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IFC presents

How to Rob a Bank (2007)

Jason: I want my twenty bucks. And safely out of here.
Simon: What we have here is a symbiotic relationship. You want out, and I want in. And in the spirit of negotiation, I'd like to see you dead. You'd like to leave alive. So, let's just meet in the middle.- (Nick Stahl, Gavin Rossdale)

Stars: Nick Stahl, Erika Christensen, Gavin Rossdale
Other Stars: Terry Crews, Leo Fitzpatrick, Adriano Aragon
Director: Andrews Jenkins

MPAA Rating: Not Rated for (violence, language)
Run Time: 01h:21m:24s
Release Date: 2008-09-02
Genre: action

Image Transfer
Audio Transfer
B- B-B-B C-


DVD Review

How To Rob A Bank is one of those low-budget heist titles that tries to do more with less, using clever camera angles and a mercurial timeline to help bolster the overall flimsiness of the story.

It's the creative dual debut of writer/director Andrews Jenkins, and it's largely a three location flick: inside a bank vault, inside the bank lobby, outside the front of the bank. To keep things lively, Jenkins employs a few nicely done shots to lend a quirky edge to it all, so that something mundane like a telephone conversation involves a little hipster visual creativity.

Jenkins start his story in the middle, as scruffy twentysomething Jason (Nick Stahl) is locked in a bank vault with a cute-but-cocky hostage Jessica (Erika Christensen). How he got there is revealed in dribs and drabs (unless you read the back cover), but it is safe to say ol' Jason has something of a Tyler Durden philosophy on the evilness of corporate surcharges. Simon (Gavin Rossdale of Bush) is a nattily-attired bank robber, stuck in the bank lobby between a SWAT team outside lead by Detective DeGepse (Terry Crews) and what is inside the now locked vault. There's secret PINs, some computer hacking and a mysterious mastermind as Jason and Jessica bicker and snipe with each other, as well as Simon, until eventually everything finally comes undone.

Jenkins works the back-and-forth dialogue of his characters admirably, and though it doesn't always seem like believable speak (the Terry Crews character is a bit too comic), the conversations are often peppered with neat little nuances. Not necessarily Tarantino-nuanced, but snappy enough. There's a terrific Duran Duran chunk between Jason and Jessica as the story unfolds, one that gets a nice payoff in the closing credits. But at least those two characters spend the entire film in the same room, so they can talk to one another face to face; poor Rossdale is left to mostly give his lines talking into a cell phone, swearing frequently and pacing around feverishly. Ditto for Crews as the exasperated cop in charge.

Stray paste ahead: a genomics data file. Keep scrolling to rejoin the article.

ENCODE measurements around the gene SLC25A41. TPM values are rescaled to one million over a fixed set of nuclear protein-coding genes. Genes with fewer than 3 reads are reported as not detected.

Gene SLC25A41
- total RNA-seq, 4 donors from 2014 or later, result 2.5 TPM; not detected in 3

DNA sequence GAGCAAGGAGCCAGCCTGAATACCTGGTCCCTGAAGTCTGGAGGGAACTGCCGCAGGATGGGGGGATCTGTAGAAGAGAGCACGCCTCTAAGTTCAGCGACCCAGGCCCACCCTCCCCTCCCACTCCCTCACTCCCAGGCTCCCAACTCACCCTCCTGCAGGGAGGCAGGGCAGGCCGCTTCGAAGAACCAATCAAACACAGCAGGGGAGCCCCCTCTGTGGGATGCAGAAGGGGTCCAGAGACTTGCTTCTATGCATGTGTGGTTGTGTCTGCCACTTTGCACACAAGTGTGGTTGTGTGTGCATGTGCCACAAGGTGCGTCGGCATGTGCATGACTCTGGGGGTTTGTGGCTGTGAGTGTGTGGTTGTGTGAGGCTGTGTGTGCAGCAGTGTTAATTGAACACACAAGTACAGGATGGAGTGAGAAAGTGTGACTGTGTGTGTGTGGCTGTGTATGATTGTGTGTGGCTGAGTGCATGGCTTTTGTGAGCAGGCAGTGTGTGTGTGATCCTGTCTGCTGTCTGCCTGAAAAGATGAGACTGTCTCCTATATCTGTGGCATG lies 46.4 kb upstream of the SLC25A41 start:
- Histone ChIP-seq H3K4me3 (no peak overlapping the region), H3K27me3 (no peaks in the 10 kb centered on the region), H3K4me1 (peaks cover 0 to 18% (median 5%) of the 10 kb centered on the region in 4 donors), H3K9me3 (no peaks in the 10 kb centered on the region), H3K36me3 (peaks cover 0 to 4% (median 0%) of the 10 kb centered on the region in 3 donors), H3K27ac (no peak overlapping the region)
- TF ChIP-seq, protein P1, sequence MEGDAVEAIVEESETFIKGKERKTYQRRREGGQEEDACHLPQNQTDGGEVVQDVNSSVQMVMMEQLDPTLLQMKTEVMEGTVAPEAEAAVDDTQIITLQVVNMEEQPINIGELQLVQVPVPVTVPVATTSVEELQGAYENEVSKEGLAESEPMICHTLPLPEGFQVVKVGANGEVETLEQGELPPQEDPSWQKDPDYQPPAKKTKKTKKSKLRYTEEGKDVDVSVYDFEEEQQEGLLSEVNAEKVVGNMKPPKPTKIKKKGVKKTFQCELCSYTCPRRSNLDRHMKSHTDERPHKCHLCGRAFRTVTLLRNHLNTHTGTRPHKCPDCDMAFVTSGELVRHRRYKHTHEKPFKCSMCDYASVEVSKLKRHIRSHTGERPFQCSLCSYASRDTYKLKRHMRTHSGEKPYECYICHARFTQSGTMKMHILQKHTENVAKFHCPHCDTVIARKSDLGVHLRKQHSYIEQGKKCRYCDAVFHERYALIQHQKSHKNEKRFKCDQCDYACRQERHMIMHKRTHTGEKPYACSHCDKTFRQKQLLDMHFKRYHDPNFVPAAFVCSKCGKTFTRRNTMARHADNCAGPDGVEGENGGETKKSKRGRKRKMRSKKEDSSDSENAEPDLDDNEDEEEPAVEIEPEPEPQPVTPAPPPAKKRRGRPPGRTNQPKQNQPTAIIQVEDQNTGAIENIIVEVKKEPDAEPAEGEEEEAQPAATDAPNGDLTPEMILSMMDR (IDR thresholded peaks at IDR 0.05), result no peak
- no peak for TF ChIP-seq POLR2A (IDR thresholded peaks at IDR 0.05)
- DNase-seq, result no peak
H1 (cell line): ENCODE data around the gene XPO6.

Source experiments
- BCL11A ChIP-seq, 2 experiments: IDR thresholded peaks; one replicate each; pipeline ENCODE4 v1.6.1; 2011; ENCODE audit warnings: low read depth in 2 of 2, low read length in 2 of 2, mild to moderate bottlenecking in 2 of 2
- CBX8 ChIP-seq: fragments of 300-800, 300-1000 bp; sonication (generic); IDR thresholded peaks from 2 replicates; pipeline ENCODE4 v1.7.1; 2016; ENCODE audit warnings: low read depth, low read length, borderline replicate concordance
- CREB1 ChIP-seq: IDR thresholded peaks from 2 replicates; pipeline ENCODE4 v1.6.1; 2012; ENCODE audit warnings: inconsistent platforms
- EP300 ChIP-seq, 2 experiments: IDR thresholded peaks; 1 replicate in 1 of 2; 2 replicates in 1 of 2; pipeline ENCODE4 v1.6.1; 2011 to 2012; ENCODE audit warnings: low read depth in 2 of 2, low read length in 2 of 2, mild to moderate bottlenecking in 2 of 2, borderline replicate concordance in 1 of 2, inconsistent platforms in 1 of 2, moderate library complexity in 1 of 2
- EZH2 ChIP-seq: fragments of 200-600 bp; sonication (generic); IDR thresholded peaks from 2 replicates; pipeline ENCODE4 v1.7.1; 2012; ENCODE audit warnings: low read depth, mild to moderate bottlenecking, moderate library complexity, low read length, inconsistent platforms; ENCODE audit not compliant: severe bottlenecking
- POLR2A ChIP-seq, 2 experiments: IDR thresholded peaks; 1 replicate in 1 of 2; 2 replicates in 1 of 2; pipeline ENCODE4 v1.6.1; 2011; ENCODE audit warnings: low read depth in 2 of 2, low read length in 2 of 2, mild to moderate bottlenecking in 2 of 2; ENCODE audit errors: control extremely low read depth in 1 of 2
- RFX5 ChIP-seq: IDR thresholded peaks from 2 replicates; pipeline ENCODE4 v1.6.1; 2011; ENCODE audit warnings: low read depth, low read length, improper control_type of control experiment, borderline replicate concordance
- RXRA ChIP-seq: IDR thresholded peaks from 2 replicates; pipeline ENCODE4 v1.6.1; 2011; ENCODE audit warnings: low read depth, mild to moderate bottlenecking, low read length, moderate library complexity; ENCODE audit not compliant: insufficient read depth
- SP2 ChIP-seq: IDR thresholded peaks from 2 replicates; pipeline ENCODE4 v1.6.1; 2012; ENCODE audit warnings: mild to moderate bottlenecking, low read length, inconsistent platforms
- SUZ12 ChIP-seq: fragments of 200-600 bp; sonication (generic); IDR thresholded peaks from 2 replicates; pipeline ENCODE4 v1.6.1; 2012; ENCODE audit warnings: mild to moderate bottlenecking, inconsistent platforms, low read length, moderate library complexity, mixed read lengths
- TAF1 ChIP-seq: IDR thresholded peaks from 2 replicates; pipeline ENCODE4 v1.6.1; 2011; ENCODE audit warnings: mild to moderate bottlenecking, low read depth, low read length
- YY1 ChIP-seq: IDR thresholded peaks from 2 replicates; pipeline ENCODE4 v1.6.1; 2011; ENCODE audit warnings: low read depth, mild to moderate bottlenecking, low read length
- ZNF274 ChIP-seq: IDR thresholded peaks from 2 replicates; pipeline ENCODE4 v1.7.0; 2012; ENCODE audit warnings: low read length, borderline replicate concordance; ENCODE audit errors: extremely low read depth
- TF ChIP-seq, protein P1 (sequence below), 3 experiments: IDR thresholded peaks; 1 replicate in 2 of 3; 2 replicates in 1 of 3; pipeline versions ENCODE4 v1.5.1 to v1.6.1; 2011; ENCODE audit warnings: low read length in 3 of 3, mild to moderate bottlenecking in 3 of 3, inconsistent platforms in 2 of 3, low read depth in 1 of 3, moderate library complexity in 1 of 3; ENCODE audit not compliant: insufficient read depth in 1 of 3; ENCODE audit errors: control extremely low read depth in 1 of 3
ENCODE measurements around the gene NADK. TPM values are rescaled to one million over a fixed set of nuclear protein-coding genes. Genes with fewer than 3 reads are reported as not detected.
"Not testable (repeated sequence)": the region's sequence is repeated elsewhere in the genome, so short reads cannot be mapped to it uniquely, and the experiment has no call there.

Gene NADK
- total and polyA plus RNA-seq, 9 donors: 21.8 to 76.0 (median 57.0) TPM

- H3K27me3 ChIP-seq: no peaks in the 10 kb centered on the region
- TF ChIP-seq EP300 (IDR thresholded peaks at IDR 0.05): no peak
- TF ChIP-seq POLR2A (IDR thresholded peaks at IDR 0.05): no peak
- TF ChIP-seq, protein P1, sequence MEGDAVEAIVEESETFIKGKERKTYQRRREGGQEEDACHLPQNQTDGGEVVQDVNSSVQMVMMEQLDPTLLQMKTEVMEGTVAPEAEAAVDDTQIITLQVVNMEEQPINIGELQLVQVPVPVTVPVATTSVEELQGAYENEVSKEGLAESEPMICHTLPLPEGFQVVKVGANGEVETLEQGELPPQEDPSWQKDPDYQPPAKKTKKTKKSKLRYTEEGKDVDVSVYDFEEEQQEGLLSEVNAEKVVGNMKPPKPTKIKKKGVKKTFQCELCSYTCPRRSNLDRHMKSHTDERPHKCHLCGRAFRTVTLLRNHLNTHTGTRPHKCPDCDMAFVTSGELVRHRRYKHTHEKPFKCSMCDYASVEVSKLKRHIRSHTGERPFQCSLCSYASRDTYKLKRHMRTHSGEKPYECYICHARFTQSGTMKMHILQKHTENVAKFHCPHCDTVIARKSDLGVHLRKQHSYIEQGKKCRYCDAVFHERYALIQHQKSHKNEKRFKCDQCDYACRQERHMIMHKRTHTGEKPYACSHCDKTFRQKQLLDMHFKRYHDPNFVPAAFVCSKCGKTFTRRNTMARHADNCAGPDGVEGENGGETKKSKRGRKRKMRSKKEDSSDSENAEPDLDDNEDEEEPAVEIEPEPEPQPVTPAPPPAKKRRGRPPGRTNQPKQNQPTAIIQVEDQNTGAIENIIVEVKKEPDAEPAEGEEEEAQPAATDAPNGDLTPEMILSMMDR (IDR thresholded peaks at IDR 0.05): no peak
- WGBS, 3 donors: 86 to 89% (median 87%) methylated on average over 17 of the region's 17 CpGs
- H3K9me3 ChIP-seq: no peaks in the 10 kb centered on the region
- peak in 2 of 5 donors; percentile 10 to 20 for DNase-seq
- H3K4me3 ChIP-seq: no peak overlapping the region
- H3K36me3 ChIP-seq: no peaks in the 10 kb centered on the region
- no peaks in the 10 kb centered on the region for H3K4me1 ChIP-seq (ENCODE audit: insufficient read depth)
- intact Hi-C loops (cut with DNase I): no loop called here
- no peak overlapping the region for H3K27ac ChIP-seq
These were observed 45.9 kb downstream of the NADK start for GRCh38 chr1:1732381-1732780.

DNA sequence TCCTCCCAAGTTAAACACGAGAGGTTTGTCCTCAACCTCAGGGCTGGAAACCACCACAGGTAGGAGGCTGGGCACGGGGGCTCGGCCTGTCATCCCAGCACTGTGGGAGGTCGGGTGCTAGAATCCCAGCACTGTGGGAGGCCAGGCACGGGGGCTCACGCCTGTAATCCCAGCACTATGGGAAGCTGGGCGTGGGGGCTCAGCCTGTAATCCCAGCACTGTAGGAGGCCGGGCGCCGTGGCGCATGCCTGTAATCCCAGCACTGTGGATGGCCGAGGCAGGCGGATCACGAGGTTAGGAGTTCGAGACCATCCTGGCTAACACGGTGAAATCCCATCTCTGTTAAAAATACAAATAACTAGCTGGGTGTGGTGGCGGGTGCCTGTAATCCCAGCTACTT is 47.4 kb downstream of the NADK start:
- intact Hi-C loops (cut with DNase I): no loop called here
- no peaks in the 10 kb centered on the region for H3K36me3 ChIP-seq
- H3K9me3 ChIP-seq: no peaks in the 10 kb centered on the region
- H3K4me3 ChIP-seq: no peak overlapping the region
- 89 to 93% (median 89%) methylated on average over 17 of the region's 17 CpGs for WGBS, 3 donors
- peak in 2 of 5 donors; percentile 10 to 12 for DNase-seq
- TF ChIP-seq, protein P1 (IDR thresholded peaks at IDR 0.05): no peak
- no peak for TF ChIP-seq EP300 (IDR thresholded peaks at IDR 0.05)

There's a weird, out-of-left-field cameo at the film's cloudy conclusion, and I wasn't entirely positive of what the meaning of the final shot actually meant, as it seems open to interpretation. Or maybe I'm just reading too much into things.

The journey there is fast-paced at just 81 minutes, and though there isn't all that much action along the way Jenkins does try to get all visually spiffy to make less seem like more.

Rating for Style: B-
Rating for Substance: B-


Image Transfer

Aspect Ratio2.35:1 - Widescreen
Original Aspect Ratioyes

Image Transfer Review: How To Rob A Bank comes from IFC in a 2.35:1 anamorphic widescreen presentation. It's a rather soft print throughout, though colors and fleshtones (most notably during sequences inside the bank vault) have a bright, natural texture. Black levels are the weak link, as some darker moments tend to suffer from muddy edges and a more significant loss of detail. No major evidence of debris or blemishes were evident.

Image Transfer Grade: B-

Audio Transfer

 LanguageRemote Access
Dolby Digital

Audio Transfer Review: Only one audio choice, and it is offered in 5.1 surround. Not a reference disc, but certainly a measurably aggressive presentation, especially for a small budget title. The mix is noticeably full-bodied, featuring a prominent .LFE and a substantial use of rear channels, while voice clarity is never a concern, and the fronts carry a sense of movement and directionality.


Audio Transfer Grade:

Disc Extras

Full Motion menu with music
Scene Access with 16 cues and remote access
Subtitles/Captions in English, Spanish with remote access
5 Other Trailer(s) featuring Paranoid Park, Anamorph, The Killing Of John Lennon, The Last Winter, Flakes
2 Featurette(s)
Packaging: generic plastic keepcase in sl
1 Disc
1-Sided disc(s)
Layers: single

Extras Review: If you're a slipcase fan, then the packaging here will please you; artwork, however, for both the slip and the inner case is identical. Extras are on the skimpy side, consisting of a block of assorted trailers and a pair of generic, fuzzy-and-nonanamorphic behind-the-scenes EPKs, entitled The Making Of How To Rob A Bank: The Story (04m:09s) and The Making Of How To Rob A Bank: The Characters (05m:59s).

The disc is cut into 16 chapters, with optional subs in English or Spanish.

Extras Grade: C-

Final Comments

Perhaps not the be-all-end-all heist flick, but writer/director Andrews Jenkins oddball robbery tale is still a fair amount of fun, and one that uses enough glitzy visual tricks to help make it seem even more substantive.

Add it to your rental queue for those days when you have 80 minutes to spare and minimal expectations.

Rich Rosell 2008-09-02